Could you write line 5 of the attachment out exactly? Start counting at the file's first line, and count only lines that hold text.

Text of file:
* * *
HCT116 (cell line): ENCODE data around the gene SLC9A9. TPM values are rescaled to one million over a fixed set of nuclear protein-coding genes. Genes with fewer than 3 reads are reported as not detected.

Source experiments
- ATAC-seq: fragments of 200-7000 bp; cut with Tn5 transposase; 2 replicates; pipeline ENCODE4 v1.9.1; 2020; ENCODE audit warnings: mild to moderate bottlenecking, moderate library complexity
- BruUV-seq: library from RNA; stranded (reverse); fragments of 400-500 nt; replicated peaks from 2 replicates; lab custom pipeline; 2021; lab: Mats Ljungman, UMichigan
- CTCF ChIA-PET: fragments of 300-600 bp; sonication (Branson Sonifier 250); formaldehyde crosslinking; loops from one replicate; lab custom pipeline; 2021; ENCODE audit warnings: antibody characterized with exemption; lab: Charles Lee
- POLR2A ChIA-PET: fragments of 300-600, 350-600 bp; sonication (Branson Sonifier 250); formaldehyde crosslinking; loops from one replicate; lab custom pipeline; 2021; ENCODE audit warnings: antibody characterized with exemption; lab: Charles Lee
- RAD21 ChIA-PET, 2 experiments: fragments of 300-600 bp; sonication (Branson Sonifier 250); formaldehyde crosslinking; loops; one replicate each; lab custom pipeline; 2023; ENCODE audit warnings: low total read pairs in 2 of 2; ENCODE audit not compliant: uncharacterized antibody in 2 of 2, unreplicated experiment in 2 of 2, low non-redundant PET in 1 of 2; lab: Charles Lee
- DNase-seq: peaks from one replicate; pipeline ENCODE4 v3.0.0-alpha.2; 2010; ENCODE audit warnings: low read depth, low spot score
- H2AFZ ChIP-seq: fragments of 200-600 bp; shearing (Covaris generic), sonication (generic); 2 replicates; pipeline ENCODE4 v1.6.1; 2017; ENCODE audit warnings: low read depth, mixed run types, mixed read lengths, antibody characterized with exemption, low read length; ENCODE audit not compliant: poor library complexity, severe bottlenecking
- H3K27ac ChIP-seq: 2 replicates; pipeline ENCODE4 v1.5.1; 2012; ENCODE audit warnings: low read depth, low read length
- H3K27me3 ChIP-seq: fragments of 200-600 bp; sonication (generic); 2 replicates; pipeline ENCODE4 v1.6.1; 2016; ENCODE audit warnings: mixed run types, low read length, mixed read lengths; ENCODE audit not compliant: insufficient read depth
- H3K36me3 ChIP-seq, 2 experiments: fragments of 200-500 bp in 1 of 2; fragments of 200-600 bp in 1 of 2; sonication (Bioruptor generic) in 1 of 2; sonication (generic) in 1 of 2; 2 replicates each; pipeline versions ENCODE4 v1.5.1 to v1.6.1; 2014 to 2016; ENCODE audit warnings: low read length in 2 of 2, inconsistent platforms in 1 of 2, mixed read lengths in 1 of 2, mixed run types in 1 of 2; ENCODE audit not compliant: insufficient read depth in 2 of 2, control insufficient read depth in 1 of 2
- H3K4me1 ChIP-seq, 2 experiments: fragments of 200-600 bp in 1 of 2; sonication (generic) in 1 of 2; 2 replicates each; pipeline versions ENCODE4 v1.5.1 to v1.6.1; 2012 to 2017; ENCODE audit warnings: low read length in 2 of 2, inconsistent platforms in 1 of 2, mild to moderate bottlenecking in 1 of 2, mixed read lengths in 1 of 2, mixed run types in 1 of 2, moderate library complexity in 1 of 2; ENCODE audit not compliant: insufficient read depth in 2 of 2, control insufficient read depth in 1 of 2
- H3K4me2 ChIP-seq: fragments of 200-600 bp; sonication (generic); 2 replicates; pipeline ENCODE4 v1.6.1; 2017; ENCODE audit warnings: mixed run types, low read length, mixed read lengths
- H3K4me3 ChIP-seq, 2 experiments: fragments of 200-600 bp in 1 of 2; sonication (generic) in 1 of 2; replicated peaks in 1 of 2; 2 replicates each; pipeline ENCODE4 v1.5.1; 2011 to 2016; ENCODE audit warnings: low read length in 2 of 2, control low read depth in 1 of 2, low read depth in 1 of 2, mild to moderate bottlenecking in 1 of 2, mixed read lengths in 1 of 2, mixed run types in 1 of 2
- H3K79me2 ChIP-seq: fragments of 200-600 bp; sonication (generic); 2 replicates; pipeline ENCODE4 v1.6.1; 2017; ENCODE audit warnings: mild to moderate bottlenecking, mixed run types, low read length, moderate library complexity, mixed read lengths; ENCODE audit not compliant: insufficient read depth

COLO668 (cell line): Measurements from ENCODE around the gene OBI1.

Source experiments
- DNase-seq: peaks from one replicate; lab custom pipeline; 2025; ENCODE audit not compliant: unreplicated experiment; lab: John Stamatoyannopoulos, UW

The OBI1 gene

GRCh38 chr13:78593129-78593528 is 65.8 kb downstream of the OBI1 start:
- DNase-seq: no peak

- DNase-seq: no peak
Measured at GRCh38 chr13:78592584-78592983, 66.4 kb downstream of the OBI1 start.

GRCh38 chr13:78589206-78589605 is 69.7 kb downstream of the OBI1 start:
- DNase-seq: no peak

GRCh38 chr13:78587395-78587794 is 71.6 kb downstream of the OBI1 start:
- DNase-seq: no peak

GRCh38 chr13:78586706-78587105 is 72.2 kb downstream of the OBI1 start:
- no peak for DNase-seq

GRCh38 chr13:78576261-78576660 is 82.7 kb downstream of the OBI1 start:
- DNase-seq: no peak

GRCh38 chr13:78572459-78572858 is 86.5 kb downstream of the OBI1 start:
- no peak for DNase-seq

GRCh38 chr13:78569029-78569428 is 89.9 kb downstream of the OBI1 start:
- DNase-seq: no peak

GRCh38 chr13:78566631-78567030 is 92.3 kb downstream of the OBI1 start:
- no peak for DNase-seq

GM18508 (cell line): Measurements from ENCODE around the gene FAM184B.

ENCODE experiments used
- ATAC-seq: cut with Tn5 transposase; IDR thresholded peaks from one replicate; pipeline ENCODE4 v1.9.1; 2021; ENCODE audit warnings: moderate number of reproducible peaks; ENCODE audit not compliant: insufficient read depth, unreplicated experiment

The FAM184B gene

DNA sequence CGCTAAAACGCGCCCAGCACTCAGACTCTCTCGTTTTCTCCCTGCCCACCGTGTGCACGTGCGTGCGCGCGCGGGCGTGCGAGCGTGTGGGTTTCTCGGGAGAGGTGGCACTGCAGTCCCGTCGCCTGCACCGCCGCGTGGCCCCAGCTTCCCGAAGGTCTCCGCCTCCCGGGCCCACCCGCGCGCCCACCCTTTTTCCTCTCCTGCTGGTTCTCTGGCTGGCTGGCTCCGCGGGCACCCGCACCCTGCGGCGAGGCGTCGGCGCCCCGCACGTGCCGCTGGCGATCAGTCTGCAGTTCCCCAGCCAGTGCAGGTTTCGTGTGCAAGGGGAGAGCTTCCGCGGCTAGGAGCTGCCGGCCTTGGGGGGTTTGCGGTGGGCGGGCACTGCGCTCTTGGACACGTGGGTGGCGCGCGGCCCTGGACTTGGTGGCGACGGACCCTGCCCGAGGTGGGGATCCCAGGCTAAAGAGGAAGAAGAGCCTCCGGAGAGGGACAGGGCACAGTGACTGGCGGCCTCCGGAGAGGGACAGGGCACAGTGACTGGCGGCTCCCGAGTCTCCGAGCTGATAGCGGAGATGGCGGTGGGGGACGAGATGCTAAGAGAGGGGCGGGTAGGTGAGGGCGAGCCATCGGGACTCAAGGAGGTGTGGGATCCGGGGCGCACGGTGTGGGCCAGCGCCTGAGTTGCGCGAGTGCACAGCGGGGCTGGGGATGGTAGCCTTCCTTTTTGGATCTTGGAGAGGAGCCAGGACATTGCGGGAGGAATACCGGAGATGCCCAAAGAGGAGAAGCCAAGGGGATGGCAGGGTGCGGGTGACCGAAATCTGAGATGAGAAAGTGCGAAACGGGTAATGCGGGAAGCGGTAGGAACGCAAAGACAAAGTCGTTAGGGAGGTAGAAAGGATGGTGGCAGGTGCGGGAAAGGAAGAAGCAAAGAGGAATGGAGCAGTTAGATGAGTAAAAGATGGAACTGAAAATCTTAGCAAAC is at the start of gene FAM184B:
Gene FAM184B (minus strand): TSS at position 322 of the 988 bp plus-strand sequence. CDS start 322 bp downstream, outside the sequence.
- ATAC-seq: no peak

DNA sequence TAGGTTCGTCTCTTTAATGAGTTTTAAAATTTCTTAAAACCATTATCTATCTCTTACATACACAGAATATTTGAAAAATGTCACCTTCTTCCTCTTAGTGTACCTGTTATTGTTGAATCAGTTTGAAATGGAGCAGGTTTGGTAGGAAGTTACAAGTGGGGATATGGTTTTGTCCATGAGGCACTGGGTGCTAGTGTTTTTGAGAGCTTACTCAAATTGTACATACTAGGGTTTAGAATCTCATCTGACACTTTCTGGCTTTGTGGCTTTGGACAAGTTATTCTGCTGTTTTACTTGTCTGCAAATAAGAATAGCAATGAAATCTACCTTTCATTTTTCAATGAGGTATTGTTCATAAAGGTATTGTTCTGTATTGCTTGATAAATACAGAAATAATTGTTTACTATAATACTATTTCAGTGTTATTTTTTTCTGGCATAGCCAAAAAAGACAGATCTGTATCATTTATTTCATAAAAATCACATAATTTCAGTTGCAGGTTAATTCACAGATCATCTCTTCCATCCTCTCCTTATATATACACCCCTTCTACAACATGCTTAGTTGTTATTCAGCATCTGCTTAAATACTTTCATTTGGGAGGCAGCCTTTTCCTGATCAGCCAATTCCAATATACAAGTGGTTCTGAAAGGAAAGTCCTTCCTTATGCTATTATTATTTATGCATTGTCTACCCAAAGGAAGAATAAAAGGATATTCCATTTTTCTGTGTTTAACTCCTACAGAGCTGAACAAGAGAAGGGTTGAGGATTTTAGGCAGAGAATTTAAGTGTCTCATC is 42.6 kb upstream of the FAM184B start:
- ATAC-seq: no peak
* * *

- CTCF ChIA-PET: fragments of 300-600 bp; sonication (Branson Sonifier 250); formaldehyde crosslinking; loops from one replicate; lab custom pipeline; 2021; ENCODE audit warnings: antibody characterized with exemption; lab: Charles Lee